Topical Collection "Natural Products as Leads or Drugs against Neglected Tropical Diseases"

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A topical collection in Molecules (ISSN 1420-3049).

Editor

Collection Editor
Prof. Dr. Thomas J. Schmidt
Institute of Pharmaceutical Biology and Phytochemistry, University of Münster, Corrensstrasse 48, D-48149 Münster, Germany
Website: http://www.uni-muenster.de/ResNetNPND/index.html
E-Mail: thomschm@uni-muenster.de
Phone: +49-251-83-33378
Fax: +49-251-83-38341
Interests: natural products; anti-parasitic activity; structure elucidation; spectroscopy; computer-aided structure-activity relationship studies

Topical Collection Information

Dear Colleagues,

About one billion people world-wide suffer from at least one of 17 life-threatening diseases currently classified by WHO as Neglected Tropical Diseases (NTDs). These diseases represent a major cause of morbidity, disability and mortality in tropical regions of the world. They are termed “neglected” due to lack of financial investment into research and development of new drugs and almost non-existent public awareness in high-income countries. Being associated with poor socioeconomic and hygienic circumstances, they could also be termed diseases of neglected populations. NTDs comprise infections with pathogens of bacterial (e.g., Leprosy, Trachoma), viral (Dengue fever), helminth (e.g., Schistosomiasis, Filariasis) as well as “protozoan” (African sleeping sickness, Chagas’ disease, Leishmaniasis) origin. In environments where NTDs prevail, Malaria, the most widespread “protozoan” infection—although not currently treated as such by WHO—can also be considered a neglected disease. Notwithstanding recent partial successes in the struggle to eliminate or even eradicate some of these diseases, which have been achieved by WHO’s consequent strategies of disease monitoring, vector control, preventive chemotherapy and others, the development of new, safe and affordable drugs remains an urgent need. Existing pharmacotherapies, especially in case of the “protozoan” parasitoses, suffer from various shortcomings, namely, a high degree of toxicity and unwanted effects, lack of availability and/or problematic application under the life conditions of affected populations, as well as emergence of resistant pathogens, so that the search for new chemical entities showing activity against the NTD-pathogens is a very important field of research.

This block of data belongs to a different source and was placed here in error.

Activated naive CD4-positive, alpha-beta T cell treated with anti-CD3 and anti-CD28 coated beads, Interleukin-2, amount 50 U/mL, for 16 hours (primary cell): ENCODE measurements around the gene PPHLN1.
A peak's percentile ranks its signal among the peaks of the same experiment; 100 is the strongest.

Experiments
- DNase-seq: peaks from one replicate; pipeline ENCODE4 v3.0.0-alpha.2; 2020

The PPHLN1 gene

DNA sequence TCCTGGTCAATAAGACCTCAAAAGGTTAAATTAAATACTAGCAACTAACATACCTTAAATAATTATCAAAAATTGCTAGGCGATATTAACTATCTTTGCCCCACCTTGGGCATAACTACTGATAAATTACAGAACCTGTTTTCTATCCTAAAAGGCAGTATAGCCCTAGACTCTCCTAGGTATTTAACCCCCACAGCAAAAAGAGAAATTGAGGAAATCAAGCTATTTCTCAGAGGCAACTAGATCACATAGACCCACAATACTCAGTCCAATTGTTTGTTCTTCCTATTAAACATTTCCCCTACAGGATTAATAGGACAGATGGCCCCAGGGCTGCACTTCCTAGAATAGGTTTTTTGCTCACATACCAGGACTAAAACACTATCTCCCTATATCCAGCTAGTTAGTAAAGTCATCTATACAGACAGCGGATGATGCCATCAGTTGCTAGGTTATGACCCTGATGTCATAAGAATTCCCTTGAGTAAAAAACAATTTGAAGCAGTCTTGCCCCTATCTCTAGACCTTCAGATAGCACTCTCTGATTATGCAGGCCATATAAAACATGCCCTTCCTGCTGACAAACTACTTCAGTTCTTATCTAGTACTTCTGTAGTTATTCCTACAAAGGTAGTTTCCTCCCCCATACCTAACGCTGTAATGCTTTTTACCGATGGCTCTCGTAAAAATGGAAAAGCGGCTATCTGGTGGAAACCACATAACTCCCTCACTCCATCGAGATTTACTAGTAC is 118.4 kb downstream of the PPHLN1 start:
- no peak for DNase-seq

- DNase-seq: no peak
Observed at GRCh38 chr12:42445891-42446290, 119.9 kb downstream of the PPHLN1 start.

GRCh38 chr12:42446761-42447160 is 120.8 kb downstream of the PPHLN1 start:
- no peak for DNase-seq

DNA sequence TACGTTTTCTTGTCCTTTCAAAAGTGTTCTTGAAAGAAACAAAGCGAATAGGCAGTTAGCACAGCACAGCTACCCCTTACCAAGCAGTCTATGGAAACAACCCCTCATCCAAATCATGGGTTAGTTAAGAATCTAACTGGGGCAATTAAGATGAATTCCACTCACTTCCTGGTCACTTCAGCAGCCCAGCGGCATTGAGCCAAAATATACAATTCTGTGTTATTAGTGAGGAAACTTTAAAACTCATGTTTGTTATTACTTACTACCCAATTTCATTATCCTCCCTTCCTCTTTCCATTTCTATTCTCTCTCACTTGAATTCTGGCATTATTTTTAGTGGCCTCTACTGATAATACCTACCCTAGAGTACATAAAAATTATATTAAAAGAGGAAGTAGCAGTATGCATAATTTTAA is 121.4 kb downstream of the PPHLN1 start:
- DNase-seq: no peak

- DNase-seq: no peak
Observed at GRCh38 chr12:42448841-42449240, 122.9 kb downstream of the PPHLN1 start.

Nature has provided an innumerable wealth of drugs for the treatment of many serious diseases. Among the natural sources for new bioactive chemicals, terrestrial plants, bacteria and fungi have traditionally played the major roles; however, increasingly over the past few decades, many interesting new active molecules are found in marine life forms. Secondary metabolites from an immense diversity of living organisms thus represent a huge repository of chemical structures which has been and will continue to be a source of new drugs, directly in their native form or after optimization by synthetic medicinal chemistry.

The present Special Issue focuses on such molecules of natural origin that show a promising potential to act against the pathogens responsible for neglected tropical diseases, including Malaria. All aspects related to the discovery and further development of natural products against NTDs will be covered by the issue. It is therefore a pleasure to invite high quality studies, as well as timely review papers, on in vitro and in vivo biological activity, isolation and structure elucidation, synthetic optimization, investigations of the pharmacodynamics and -kinetics, as well as structure-activity relationships of natural products acting against NTDs.

Prof. Dr. Thomas J. Schmidt
Collection Editor

Submission

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Keywords

  • neglected tropical disease
  • natural product
  • secondary metabolite
  • phytochemistry
  • medicinal chemistry of natural products
  • bioactivity testing/screening
  • mechanism of action
  • chagas disease
  • human african trypanosomiasis (Sleeping sickness)
  • leishmaniasis
  • malaria
  • buruli ulcer (mycobacterium ulcerans infection)
  • dengue
  • dracunculiasis (guinea-worm disease)
  • echinococcosis
  • foodborne trematodiases
  • leprosy
  • lymphatic filariasis
  • onchocerciasis (river blindness)
  • rabies
  • schistosomiasis
  • soil transmitted helminthiases
  • taeniasis/cysticercosis
  • trachoma
  • yaws (endemic treponematoses)

Published Papers (5 papers)


2014  ( 5 papers )


2014
Molecules 2014, 19(4), 4200-4211; doi:10.3390/molecules19044200
Received: 21 January 2014; in revised form: 18 March 2014 / Accepted: 19 March 2014 / Published: 3 April 2014
Show/Hide Abstract | Download PDF Full-text (224 KB)

Molecules 2014, 19(3), 3793-3803; doi:10.3390/molecules19033793
Received: 7 January 2014; in revised form: 13 March 2014 / Accepted: 19 March 2014 / Published: 24 March 2014
Show/Hide Abstract | Download PDF Full-text (1080 KB)

Molecules 2014, 19(3), 3523-3538; doi:10.3390/molecules19033523
Received: 12 November 2013; in revised form: 13 March 2014 / Accepted: 13 March 2014 / Published: 21 March 2014
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Molecules 2014, 19(2), 2571-2587; doi:10.3390/molecules19022571
Received: 6 February 2014; in revised form: 18 February 2014 / Accepted: 19 February 2014 / Published: 24 February 2014
Show/Hide Abstract | Download PDF Full-text (387 KB)

Molecules 2014, 19(2), 1394-1410; doi:10.3390/molecules19021394
Received: 23 December 2013; in revised form: 13 January 2014 / Accepted: 13 January 2014 / Published: 27 January 2014
Show/Hide Abstract | Download PDF Full-text (451 KB) | View HTML Full-text | Download XML Full-text

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